Cascading down the side of the ancient village of Uçhisar, Argos in Cappadocia offers guests a rustic, yet refined, escape from the modern world, in a setting I like to call “caveman chic”. Guests can anticipate this tantalizing trifecta: uninterrupted views of the otherworldly volcanic-sculpted landscapes that define Turkey’s Cappadocia region; plush cave hotel rooms; and an authentic onsite history that would tickle any archaeologist pink. Dating back some two millennia, the grounds served as both an ancient Byzantine monastery and a lodge for camel caravans running the Silk Road route.
Argos opened its doors in 2010, following an extensive 15-year excavation and restoration project that saw these derelict ancient cave dwellings reborn into a sophisticated and imaginative modern hotel, with cave cocoons converted into plush guestrooms. In turn, the hotel’s charms have merited plenty of buzz (winning a spot on Fodor’s 100 Hotel Awards list last year)—and to meet its growing popularity, the property is readying for a frenzy of expansions slated throughout next year.
Guests arriving in 2013 can expect major enhancements: some dozen new hotel rooms, a private dining and wine-tasting area set by the adjacent valley floor, and a sparkling new spa. And in October, the hotel launched in-room massage services. (Argos is also intent on gaining permissions from conservationists to build a biological swimming pool into the valley below, though the launch date is pending approvals.)
Billed by the hotel as an “ancient village with a reception desk,” the current complex of 42 spacious yet intimate, rooms and suites spill out over the hillside, in a maze of sun-drenched balconies and courtyards, all overlooking Pigeon Valley’s rock-hewn formations and the distant peak of Mount Erciyes (a now-dormant volcano that helped shape the strange lunar-like lava landscapes we see today). A team of gardeners busily toil away, sprinkling the arches, vaults, and gardens of the grounds with a changing palette of dried sage, lavender, gourds, and more, as the seasons turn over.
Some guestrooms are carved into caves while others are set in more modern buildings, with interiors offering a unique mix of stonework, wood finishings and beams, and roaring fireplaces—each tucked-away nook an inviting home base. The handiwork of Turkish artisans is displayed in local fabrics, handmade rugs, and decorative objects. Even the rooms set in caves don’t forego modern creature comforts. Expect Molton Brown bath amenities, 24-hour room service, free WiFi, and pre-loaded iPods (though there is no TV). The Superior Splendid Suites are primed for romance seekers, with private en-suite swimming pools.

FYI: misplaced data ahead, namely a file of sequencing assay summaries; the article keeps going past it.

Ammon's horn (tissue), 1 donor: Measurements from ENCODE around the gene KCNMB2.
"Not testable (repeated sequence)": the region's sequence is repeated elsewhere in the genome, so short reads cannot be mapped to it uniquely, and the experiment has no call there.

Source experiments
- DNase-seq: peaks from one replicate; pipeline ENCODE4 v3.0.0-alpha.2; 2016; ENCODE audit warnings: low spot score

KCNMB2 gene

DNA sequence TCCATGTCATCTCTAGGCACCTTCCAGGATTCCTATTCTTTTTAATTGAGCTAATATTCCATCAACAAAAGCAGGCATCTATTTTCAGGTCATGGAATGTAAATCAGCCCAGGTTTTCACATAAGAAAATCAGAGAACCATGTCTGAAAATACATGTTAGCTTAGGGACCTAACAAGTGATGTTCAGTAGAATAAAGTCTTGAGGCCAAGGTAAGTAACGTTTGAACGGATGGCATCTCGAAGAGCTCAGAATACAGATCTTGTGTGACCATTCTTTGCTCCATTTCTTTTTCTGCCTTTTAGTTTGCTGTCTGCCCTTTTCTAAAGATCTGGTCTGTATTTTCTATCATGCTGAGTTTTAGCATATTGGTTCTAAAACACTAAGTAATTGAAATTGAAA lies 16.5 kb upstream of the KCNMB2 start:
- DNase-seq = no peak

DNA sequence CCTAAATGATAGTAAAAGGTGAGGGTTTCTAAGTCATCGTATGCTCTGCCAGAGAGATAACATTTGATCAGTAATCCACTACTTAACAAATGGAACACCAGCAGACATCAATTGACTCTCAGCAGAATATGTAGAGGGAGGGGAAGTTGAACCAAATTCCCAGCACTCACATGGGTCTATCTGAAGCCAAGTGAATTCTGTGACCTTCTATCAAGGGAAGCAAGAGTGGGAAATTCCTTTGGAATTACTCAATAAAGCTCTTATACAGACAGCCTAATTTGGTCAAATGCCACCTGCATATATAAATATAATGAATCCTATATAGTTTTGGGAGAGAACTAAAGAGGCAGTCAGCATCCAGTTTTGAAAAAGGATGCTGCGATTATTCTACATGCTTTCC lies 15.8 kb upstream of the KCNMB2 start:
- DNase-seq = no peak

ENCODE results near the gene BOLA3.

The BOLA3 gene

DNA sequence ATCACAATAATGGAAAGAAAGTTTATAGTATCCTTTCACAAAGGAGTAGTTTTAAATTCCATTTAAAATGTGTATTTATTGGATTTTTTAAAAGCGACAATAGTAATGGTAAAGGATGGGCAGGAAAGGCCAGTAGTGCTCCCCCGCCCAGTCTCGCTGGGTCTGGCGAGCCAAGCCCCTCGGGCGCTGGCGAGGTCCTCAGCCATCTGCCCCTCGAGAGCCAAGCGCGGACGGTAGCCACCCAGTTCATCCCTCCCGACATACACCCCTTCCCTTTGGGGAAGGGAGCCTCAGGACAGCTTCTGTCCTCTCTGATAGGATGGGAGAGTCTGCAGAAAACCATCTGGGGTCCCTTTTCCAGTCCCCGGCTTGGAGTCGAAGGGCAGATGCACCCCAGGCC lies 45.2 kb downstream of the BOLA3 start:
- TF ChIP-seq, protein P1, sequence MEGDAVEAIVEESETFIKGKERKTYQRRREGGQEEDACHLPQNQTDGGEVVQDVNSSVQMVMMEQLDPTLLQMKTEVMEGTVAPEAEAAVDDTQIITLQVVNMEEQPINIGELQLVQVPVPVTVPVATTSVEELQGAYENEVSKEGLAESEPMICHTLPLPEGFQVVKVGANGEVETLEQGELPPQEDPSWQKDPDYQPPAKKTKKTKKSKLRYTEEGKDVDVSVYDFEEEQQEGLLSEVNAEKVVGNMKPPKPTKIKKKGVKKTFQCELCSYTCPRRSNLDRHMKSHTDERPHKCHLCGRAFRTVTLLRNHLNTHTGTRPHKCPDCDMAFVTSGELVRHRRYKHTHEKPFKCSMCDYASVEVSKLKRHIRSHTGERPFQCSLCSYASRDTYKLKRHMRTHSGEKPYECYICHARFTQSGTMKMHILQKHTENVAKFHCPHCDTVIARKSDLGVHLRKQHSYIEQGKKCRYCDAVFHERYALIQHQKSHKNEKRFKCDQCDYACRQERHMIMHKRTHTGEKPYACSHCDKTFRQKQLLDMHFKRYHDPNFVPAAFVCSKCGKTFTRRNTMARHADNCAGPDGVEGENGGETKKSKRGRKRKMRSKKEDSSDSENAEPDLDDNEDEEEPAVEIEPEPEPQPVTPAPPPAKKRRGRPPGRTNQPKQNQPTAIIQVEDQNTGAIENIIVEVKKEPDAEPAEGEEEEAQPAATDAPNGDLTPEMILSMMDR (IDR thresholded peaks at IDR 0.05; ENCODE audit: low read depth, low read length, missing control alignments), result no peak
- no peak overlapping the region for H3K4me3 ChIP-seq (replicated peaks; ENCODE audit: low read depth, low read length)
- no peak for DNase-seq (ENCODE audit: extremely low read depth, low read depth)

A subterranean system of tunnels and wine cellar caves (once a working winery for the monastery, the space will soon host wine-tastings), speak more to the antiquity of the place; complimentary tours can be arranged at the front desk. Be sure to pop into the hotel’s Bezirhane event space, a 2,000-year-old underground stone monastery with high domes, giant pillars, and excellent acoustics that is used for special events and cultural and musical performances (concerts are held regularly in summer).
Argos’s Seki Restaurant delivers respectable Turkish and international dishes sourced from regional ingredients (and herbs and vegetables from the hotel’s own kitchen garden), but really wows with its magical views over the valley, especially from the outdoor terraces. Pair the fare and vistas with a local vintage: More than 10,000 bottles of international and local varietals line the wine cellar caves downstairs (guests can go down to pick out one that speaks to them), including vintages from Argos’s own vineyards.
What to Do in Cappadocia
The hotel is a good base for exploring the region, where extraordinary volcanic-rock landscapes of “fairy chimneys” (conical rock formations) are the scratch-the-surface lure, primed for hiking, horseback riding, mountain biking, and more. Dig deeper into the region’s rich ancient history, which comes alive at the innumerous stone-carved churches and castles (like at the UNESCO-protected, Byzantine fresco-filled churches of the Goreme Open-Air Museum, or the fairytale Uchisar Castle, set just up the hill from Argos), or the labyrinthine underground cave cities (including Kaymakli, Derinkuyu).
The region is also credited as being a cradle for the world’s wine-making tradition, with Cappadocia’s rich volcanic soils still producing diverse varietals; schedule a vineyard visit or sunset wine tasting overlooking the valley. The area is known for its first-rate hot air ballooning, too—getting a bird’s-eye perspective during a sunrise flight is not to be missed (we recommend Kapadokya Balloons).